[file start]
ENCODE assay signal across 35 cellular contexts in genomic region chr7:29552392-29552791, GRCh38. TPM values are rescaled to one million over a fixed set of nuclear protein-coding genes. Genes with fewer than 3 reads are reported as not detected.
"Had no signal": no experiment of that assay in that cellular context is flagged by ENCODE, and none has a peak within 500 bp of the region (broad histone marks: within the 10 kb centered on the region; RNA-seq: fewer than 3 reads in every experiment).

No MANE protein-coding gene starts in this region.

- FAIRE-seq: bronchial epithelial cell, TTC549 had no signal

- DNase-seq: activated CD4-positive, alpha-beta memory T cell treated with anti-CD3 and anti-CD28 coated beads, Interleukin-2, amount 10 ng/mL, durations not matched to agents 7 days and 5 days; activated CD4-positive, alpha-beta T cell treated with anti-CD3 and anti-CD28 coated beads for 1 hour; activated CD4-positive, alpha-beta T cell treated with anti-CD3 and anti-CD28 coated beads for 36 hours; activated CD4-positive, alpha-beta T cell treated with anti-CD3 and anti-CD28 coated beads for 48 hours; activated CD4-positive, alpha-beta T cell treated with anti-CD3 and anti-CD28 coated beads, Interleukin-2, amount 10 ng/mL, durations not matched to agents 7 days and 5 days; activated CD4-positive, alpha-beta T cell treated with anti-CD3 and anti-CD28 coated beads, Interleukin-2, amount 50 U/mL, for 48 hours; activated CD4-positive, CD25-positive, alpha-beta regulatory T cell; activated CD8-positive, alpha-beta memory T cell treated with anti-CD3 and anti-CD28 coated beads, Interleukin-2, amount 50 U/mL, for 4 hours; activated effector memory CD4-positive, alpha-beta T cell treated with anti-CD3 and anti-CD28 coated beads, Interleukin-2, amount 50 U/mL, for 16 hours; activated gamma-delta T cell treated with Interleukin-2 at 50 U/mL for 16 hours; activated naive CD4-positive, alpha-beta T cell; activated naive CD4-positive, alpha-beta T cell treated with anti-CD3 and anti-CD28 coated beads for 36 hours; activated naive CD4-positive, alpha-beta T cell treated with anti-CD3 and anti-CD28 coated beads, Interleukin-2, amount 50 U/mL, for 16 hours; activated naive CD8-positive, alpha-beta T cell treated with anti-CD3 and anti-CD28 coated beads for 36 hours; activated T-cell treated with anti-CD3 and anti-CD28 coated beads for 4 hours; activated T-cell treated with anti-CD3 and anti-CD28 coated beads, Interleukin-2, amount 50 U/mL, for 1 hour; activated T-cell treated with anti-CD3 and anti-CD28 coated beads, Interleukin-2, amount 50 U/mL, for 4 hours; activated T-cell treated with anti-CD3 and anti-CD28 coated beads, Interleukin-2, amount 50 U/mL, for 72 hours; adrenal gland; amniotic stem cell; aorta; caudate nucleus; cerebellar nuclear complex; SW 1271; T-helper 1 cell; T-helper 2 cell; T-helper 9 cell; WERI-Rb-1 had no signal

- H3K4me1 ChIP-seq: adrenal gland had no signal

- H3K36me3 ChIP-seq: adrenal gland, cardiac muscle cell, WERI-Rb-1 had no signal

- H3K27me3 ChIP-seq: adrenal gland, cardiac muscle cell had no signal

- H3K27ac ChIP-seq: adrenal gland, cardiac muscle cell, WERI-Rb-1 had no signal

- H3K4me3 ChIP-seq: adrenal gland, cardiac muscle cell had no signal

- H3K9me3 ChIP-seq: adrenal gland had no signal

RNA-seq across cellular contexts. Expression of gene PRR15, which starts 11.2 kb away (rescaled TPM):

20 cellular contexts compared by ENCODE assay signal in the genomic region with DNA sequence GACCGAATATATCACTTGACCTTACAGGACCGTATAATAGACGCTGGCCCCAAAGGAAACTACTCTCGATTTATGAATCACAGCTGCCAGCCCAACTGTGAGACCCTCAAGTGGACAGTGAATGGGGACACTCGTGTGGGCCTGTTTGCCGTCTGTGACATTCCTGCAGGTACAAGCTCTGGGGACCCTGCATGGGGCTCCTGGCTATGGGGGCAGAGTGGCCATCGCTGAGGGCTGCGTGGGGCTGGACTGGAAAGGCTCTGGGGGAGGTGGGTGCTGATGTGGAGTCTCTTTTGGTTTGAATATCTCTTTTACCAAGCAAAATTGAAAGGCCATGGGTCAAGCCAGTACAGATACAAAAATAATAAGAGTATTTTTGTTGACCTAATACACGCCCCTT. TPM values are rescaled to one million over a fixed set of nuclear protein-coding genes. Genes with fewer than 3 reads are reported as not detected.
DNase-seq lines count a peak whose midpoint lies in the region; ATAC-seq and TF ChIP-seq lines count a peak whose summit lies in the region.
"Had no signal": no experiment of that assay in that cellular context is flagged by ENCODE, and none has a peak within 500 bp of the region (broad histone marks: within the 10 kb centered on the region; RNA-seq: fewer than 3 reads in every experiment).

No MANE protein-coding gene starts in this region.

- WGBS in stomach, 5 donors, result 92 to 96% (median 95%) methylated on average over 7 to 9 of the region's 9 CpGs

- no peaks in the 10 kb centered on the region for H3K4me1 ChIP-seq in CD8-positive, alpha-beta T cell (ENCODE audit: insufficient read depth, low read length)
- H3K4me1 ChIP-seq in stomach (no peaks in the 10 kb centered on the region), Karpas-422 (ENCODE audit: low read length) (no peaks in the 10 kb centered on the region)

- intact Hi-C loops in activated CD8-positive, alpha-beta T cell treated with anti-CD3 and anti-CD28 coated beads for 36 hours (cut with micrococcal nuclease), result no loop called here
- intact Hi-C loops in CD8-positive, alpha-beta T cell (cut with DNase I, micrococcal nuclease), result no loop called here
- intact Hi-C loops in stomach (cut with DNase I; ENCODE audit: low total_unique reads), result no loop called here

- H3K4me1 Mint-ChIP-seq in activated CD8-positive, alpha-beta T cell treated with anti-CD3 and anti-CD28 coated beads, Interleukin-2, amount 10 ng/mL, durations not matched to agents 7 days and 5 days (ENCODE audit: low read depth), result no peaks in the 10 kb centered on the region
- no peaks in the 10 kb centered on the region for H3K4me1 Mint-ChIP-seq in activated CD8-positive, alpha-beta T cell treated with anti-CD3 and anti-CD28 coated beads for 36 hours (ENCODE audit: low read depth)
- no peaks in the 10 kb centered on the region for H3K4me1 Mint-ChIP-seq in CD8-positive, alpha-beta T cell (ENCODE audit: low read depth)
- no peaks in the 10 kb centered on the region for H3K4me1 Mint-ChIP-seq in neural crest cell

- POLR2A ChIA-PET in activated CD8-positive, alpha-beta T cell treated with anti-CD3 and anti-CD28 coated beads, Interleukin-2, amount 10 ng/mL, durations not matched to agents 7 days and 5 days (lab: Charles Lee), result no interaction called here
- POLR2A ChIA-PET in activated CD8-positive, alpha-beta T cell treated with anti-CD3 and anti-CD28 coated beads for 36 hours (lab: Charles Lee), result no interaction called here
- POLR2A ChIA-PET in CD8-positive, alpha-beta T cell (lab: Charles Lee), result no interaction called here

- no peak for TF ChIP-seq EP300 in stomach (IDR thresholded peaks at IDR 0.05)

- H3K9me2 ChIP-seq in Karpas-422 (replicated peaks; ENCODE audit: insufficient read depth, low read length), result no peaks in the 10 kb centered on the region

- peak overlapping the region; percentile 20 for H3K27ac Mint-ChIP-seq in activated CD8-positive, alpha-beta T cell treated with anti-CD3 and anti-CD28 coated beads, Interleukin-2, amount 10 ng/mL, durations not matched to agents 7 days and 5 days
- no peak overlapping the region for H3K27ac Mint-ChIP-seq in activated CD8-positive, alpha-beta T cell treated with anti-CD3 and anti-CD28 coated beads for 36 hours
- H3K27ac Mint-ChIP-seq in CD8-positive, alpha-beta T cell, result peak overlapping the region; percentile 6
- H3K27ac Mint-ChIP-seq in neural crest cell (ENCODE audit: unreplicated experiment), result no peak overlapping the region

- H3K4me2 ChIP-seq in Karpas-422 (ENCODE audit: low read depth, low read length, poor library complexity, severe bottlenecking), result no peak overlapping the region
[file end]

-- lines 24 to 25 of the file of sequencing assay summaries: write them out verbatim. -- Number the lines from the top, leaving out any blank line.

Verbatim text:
- no peaks in the 10 kb centered on the region for H3K4me1 Mint-ChIP-seq in activated CD8-positive, alpha-beta T cell treated with anti-CD3 and anti-CD28 coated beads for 36 hours (ENCODE audit: low read depth)
- no peaks in the 10 kb centered on the region for H3K4me1 Mint-ChIP-seq in CD8-positive, alpha-beta T cell (ENCODE audit: low read depth)